Building a hero

| April 02, 2008

Drive, by Nathan Clement

“It’s been at least four years since the idea hit me,” says Nathan Clement. “It hit me when most ideas do, and that’s when I’m driving.” Sound familiar? Clement is the author/illustrator behind Drive, a new book for young children that focuses on a profession you know well.

It’s about a “little boy’s dad going to work and driving a truck,” as Indiana Truck Sales & Service sales manager Terry Garsey puts it. Garsey served as informal consultant to Clement over the years as he developed Drive. Clement himself describes the portrait of the father in the book as that of a “working-class man as hero in his family and on the road” with the potential to serve as a much-needed salve to the battered public perception of the American truck driver.

If “working-class hero” sounds like a far cry from the mainstream media image of the truck driver’s profession these days, that’s because it is, says Garsey. “I’m 57, but when I was 10, being a truck driver was considered a good profession. There was no one looking down their nose at drivers. The image was a lot better.”

Clement came at Drive from a lifetime on the periphery of the industry. While he was never a driver himself, he was, like so many children of the late 1960s and early 1970s, immersed in the pop culture of the big-truck driver. Furthermore, a close older cousin has been an owner-operator all his adult life, and he regularly took Clement and his brother out on runs. “At age 5 my brother could identify every truck by sight,” he says. “We all had CB handles. My brother was ‘Little Sodbuster.’”

Fast-forward 30 years, and Clement’s a graphic designer and freelance illustrator based in Indianapolis, but his in-laws are in Chicago, where he and his family drive north on I-65 regularly to visit. It’s a high-traffic haul for big trucks. “In the middle of one of these trips,” Clement says, “being a little annoyed by all the trucks, truthfully, it struck me that every one of them had somebody in it with some family at home. I spent the next two or three hours mulling it over.” Those thoughts bloomed over the years, during which time Clement met Garsey, consulted with budding long-haul drivers at a local truck-driving school (“change the alarm clock from 5 a.m. to 4 a.m. on the first page,” one said, and Clement did), and met the publisher of Front Street Books, based in Asheville, N.C.

The end result, Drive, is an innovatively wholesome take on a basic day-in-the-life story, combining simple, realistic storytelling from the point of view of a truck driver’s son with Clement’s own “digital airbrush” style, as he calls his method of illustration. He typically starts with small thumbnail sketches, then progresses to more detailed hand drawings modeled on photographs. Then, in Adobe Illustrator, he creates digital art utilizing the program’s myriad tools. It is a mechanical method of illustration that allowed him to unite form and content, he says. The final pages have a somewhat futuristic look while retaining a painterly quality, in keeping with both the industry’s rapid technological advance and many truck owners’ pride in their rigs’ look.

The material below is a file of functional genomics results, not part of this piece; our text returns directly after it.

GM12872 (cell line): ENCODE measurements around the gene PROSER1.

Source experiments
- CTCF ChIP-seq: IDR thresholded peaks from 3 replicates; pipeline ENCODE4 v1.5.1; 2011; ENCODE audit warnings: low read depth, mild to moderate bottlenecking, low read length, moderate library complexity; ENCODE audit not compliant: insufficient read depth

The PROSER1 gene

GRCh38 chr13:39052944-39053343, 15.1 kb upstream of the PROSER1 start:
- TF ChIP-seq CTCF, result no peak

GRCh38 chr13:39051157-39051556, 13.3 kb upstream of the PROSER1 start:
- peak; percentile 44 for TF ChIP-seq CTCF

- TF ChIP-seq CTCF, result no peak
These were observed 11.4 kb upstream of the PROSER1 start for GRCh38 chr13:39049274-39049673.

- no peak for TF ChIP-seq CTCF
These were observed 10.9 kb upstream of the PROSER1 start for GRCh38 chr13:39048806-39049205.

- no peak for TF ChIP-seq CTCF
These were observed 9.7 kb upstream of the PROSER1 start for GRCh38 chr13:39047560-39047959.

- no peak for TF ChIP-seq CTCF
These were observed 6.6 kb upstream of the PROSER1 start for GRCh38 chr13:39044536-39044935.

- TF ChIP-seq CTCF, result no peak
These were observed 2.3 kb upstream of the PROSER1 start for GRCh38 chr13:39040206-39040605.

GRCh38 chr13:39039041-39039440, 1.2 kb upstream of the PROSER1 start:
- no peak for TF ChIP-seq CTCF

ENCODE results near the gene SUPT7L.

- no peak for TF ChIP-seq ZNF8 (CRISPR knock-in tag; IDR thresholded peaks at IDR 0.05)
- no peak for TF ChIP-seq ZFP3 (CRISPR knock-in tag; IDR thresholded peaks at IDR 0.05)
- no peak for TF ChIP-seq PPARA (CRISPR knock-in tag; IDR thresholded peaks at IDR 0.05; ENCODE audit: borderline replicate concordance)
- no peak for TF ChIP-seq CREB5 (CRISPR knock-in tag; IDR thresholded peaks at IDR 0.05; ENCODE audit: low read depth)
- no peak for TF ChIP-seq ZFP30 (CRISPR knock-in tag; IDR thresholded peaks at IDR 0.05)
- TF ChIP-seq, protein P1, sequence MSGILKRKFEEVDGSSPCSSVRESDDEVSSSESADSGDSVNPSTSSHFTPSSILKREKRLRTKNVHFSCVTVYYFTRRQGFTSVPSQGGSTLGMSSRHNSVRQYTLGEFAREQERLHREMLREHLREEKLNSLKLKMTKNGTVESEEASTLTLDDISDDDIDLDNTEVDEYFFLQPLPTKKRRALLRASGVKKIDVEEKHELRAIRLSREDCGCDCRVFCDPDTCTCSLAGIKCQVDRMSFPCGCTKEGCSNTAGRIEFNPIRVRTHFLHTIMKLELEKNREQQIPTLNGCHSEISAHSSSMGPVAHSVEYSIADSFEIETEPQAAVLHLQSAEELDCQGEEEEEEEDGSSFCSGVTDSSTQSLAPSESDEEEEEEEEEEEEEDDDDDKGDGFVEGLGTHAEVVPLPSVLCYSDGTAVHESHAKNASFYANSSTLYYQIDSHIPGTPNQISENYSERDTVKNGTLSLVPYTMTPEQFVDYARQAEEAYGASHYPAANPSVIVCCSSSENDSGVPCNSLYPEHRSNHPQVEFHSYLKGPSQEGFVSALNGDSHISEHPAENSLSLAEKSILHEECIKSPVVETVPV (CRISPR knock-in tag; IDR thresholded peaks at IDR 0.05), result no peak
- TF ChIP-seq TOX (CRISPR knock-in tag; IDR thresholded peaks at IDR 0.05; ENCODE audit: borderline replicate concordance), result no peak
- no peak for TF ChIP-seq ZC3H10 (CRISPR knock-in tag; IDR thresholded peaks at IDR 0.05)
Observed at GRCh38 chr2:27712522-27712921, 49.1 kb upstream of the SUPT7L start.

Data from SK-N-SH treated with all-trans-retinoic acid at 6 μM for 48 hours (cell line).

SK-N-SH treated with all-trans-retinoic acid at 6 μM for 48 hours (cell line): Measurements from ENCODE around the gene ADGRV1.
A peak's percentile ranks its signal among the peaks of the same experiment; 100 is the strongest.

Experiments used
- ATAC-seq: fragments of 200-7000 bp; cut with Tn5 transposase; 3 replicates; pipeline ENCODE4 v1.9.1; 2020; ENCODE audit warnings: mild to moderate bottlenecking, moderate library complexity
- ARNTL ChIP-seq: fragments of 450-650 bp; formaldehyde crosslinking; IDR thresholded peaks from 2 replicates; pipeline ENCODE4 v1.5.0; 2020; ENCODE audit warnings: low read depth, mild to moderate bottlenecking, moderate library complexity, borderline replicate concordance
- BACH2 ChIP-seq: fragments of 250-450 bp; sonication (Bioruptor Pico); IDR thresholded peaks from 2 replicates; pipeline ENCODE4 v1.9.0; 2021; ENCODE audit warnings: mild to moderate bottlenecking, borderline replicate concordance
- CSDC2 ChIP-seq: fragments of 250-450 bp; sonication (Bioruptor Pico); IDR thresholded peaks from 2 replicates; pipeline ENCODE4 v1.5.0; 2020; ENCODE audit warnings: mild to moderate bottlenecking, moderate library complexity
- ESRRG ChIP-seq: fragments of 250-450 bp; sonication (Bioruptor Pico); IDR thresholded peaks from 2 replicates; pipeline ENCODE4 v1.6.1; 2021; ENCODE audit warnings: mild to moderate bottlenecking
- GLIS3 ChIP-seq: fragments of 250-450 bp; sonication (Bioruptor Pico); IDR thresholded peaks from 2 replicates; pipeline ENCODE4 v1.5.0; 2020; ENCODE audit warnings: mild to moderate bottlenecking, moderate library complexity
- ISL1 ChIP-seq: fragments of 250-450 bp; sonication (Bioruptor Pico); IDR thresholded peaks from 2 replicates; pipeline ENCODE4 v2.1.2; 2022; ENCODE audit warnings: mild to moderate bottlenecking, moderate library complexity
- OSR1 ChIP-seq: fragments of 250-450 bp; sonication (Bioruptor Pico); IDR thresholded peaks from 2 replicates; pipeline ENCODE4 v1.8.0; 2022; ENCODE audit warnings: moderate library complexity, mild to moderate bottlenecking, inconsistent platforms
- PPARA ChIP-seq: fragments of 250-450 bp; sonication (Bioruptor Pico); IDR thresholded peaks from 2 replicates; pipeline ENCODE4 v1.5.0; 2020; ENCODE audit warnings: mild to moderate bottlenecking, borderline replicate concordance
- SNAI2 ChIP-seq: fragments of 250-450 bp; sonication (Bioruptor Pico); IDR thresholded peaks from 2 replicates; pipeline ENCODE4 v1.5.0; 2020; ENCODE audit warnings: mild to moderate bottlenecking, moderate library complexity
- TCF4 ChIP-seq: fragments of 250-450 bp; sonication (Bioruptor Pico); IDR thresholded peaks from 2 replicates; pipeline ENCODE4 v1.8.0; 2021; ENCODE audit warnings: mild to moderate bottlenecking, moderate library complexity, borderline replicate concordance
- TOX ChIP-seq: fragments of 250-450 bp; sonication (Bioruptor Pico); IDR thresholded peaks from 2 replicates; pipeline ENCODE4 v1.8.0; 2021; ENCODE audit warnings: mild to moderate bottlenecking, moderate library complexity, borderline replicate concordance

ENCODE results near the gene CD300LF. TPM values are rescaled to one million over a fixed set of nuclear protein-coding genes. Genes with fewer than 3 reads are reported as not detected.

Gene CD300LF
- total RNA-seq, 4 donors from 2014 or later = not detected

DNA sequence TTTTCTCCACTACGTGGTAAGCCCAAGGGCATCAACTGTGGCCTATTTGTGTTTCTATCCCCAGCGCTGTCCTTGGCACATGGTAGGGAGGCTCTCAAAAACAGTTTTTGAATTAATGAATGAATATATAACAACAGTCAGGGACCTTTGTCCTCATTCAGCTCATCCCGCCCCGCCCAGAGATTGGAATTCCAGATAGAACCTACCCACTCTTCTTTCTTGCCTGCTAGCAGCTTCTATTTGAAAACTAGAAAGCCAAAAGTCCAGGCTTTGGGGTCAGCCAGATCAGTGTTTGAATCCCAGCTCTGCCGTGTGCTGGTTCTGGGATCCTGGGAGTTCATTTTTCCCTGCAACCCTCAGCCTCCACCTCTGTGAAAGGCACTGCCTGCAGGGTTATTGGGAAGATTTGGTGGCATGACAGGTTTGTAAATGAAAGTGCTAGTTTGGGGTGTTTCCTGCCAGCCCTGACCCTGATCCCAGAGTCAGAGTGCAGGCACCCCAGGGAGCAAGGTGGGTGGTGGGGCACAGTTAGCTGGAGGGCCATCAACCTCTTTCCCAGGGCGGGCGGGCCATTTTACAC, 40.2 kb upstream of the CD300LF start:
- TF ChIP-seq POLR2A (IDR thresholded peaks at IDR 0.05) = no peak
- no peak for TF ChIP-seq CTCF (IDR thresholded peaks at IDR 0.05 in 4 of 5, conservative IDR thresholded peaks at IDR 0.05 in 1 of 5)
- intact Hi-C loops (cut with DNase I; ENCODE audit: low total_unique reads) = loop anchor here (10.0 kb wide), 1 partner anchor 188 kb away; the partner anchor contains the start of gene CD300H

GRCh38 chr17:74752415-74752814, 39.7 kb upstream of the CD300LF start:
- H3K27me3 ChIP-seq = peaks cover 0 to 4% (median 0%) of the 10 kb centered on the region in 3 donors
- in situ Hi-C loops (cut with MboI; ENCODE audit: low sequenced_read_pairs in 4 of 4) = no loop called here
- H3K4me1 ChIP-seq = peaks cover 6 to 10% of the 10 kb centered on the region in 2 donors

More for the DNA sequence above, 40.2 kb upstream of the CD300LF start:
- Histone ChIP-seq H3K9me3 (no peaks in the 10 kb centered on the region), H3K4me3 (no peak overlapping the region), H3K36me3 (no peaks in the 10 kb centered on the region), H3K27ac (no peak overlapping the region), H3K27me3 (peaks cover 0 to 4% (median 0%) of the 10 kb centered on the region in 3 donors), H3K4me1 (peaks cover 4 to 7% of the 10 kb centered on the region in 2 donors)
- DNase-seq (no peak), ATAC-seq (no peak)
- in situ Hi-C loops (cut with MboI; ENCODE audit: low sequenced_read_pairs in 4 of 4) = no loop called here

And that wasn’t the only outcome of his work.

“Now, when I’m driving, I’m looking at all the trucks around me and seeing their details,” Clement says. He’s also come to a greater appreciation of the potential held within his book to perform a restoration of the truck driver’s image in the public mind.

“If books like this, for such a young age,” says Garsey, “can promote the positive image of the truck driver, that’s great! Not everybody will grow up to sit in front of a computer. Work’s still got to be done to make those service jobs possible.”

Says Clement, “We believe a book such as this will ignite excitement in kids again for the profession.” According to the publisher, it’s suitable for 2- to 8-year-olds, and it’s available through the usual retailers. In a large hardbound edition, Drive lists for $16.95 (discounted at $12.71) at Amazon.com.

Clement recently brought a signed copy by Garsey’s office to give to Garsey’s 7-year-old son. “I was really proud of Nathan after I got the book and looked through it. It’s a simple story and well-done,” says Garsey. “You never know what could come of something like this. I don’t know how Bob the Builder came about, but it made somebody a lot of money.”
–Todd Dills


Big Music
Trucker DJ combines love for trucking and bluegrass

The title of larger-than-life radio personality “Big Al” Weekley’s second album of trucking music, Always in It for the Long Haul, says it all about his lifelong career in trucking and music.

Weekley, 45, of Parkersburg, W.Va., is best known as a DJ for KRVN radio in Lexington, Neb., where he hosts the “Big Al Bluegrass Program” every Saturday night and his “Gospel Americana” show each Sunday morning. Weekley’s history in radio and music gives him plenty of credibility in the broadcasting business, but it is his “big” presence on the air that listeners like to hear, especially at night, when he says he gets calls from as far away as Anchorage, Alaska.

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